You are currently viewing archive for May 2008

We are pleased to announce that on Wednesday, June 4, the GIS Atlas for Indiana will merge with IndianaMap.

Through the efforts of Jim Sparks, Geographic Information Officer, Indiana Office of Technology, a collaboration has been formed between the Indiana Geological Survey (IGS), the Indiana Department of Transportation (INDOT), the Indiana Geographic Information Council (IGIC) and numerous other partners to help fully realize the vision of the IndianaMap. Although the name and appearance of the GIS Atlas Web site will change to the IndianaMap, its functionality and content will continue to be enhanced and regularly updated, as before. The indianamap.org will soon become linked to the merged site.

"The IndianaMap - It's one map for Indiana, it's statewide, it's regional, it's local... it's yours."

It's true. The IndianaMap exists only because of the dedication and joint effort of our community of GIS professionals committed to working together to support our respective business needs. Whether for purposes of public safety, economic development, environmental investigations, tax assessments, or other uses, the unfettered access to hundreds of high quality GIS data layers through the IndianaMap is of enormous value to us all. The continued development and access to essential framework data is also essential. IGIC Framework Workgroups are pilot testing local data integration, developing a plan for updating statewide orthophotography, evaluating stewardship needs for statewide hydro, and much, much more. We are truly fortunate to have such a stellar statewide GIS community supporting this important initiative. Stay tuned and stay involved.
The Indiana Geographic Information Council is documenting the return on investment for the IndianaMap, and specifically for statewide high-resolution orthophotography. Your response to this questionnaire will contribute to the business case for the IndianaMap and future orthophotography program. Your input is essential.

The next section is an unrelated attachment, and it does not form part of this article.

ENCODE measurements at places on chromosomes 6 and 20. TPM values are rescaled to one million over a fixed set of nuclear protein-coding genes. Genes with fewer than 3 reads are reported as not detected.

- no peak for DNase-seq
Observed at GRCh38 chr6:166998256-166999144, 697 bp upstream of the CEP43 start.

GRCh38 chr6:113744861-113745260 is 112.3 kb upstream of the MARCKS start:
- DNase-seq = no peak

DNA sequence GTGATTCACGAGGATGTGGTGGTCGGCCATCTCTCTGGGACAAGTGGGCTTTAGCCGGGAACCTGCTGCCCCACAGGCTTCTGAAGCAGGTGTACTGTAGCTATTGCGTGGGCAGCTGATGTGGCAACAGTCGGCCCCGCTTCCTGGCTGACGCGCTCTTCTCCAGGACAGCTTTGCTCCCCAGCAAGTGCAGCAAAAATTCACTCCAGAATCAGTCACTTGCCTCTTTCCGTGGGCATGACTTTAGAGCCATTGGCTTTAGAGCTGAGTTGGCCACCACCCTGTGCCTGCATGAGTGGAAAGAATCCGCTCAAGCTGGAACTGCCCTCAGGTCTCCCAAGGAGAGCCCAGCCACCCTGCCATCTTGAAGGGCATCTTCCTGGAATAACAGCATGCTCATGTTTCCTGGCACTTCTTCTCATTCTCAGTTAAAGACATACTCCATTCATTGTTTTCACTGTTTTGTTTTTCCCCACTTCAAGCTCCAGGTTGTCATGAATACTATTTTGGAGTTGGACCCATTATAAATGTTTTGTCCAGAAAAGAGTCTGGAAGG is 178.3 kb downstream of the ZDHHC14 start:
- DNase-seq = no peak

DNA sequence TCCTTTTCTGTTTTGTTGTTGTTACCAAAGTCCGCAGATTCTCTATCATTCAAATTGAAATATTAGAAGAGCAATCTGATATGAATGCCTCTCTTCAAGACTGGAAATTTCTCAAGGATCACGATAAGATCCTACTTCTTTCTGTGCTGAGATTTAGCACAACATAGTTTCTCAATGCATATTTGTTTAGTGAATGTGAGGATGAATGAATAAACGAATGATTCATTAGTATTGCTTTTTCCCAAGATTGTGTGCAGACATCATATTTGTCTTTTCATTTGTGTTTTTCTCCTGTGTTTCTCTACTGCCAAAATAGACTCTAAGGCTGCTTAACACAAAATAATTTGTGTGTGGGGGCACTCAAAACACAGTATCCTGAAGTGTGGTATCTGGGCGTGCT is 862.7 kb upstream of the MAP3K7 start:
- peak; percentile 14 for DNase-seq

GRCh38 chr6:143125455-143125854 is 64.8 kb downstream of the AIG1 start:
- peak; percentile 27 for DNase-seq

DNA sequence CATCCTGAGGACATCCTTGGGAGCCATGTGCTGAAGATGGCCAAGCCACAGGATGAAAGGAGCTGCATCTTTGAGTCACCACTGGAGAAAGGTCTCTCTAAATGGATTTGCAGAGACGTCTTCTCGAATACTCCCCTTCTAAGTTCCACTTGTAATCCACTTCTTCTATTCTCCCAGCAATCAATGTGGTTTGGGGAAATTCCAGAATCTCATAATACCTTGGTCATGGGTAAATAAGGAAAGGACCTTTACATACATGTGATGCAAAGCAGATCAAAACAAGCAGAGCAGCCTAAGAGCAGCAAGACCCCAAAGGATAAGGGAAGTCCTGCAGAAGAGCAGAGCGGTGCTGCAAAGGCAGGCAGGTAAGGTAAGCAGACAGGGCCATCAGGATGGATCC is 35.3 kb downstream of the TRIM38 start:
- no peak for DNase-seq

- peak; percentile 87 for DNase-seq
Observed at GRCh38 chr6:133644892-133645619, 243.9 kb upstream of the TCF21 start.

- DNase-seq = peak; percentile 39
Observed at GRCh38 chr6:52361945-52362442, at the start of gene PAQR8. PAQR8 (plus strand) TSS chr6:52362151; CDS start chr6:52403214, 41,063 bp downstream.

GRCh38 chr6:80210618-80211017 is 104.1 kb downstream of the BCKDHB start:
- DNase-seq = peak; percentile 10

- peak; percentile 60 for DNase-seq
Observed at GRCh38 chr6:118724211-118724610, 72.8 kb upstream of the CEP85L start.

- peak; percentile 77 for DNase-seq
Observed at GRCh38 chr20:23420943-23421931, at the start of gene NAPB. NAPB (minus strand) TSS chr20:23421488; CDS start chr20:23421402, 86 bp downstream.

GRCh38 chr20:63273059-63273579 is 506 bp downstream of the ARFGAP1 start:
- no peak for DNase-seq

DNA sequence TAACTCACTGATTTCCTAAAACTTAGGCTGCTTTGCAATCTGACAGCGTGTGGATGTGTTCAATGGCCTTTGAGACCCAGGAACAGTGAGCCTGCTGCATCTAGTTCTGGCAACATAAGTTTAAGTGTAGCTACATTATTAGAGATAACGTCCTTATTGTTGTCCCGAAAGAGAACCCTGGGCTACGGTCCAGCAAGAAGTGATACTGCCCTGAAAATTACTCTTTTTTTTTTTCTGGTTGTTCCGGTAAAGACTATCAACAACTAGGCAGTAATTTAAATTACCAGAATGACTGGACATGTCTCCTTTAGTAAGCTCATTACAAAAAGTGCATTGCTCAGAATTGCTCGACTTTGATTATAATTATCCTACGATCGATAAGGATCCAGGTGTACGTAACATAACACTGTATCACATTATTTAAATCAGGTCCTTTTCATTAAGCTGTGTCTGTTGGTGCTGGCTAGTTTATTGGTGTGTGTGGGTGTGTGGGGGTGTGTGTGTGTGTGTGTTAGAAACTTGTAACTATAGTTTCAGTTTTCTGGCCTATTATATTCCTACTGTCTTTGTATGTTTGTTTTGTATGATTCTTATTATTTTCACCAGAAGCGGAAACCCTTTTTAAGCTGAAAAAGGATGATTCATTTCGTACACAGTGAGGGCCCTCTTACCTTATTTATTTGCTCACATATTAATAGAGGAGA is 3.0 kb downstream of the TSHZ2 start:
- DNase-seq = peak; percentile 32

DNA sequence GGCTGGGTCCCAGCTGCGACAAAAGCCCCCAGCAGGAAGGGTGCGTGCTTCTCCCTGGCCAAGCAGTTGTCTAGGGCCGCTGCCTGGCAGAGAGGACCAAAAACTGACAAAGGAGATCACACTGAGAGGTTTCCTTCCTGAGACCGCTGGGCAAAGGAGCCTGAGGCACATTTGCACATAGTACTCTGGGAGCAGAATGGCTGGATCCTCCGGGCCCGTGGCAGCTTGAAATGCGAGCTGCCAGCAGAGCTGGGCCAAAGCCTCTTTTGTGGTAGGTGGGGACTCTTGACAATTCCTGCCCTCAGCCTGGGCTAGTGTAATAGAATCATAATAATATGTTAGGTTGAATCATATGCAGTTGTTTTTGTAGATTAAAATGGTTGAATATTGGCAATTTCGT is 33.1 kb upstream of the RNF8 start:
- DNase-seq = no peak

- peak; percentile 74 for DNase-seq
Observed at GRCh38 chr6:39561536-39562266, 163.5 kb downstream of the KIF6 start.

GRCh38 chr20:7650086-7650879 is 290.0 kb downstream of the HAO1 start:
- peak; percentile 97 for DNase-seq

Click Here to take survey

You are welcome to complete this survey for each project that uses IndianaMap data. Your help is greatly appreciated.
Indy 3D
Indianapolis recently received their 3D model of the downtown area. Here is a sneak peek!

Image courtesy Indianapolis Mapping and Geographic Infrastructure System (IMAGIS)
June 10, 2008
Indianapolis Marriott Downtown
Indianapolis, IN


:: Concurrent Session ::

Building the IndianaMap
This session will present the plan to build the statewide IndianaMap by integrating data sets from multiple state and local sources. This effort is a collaboration with the National Spatial Data Infrastructure (NSDI), a federal initiative to "acquire, process, distribute, use, maintain and preserve spatial data" at the national level. Come hear from the State Geographic Information Officer how Indiana is integrating GIS data and framework data to build the statewide "IndianaMap." The technical, legal, and administrative challenges inherent in such a comprehensive initiative will also be addressed.

Complimentary registration for all government employees!

For a complete list of our current event sponsors, please visit http://www.govtech.com/events/silo.php?id=243293 .

Questions, want to register?
Contact Katy Farrar
Registration Coordinator
800.917.7732 ext. 1306
or by email:
The Census Bureau is very happy to announce that as of April 1st, TIGER/Line Shapefiles are now available for download at the following URL: http://www.census.gov/geo/www/tiger/index.html
Author(s): Treuhaft, Sarah, and G. Thomas Kingsley
Publication Date: March 2008

A new era of data democracy has arrived, enabling tremendous improvements in land information systems and opening up a wealth of opportunities for the practice of community development and the management of community resources.

Geographic information systems (GIS) and Web services have dramatically expanded the ability to access, analyze, disseminate, and display vast quantities of data. These powerful technologies make it possible for cities, counties, and even regions to integrate their administrative databases and make parcel-level information available to the public via the Internet.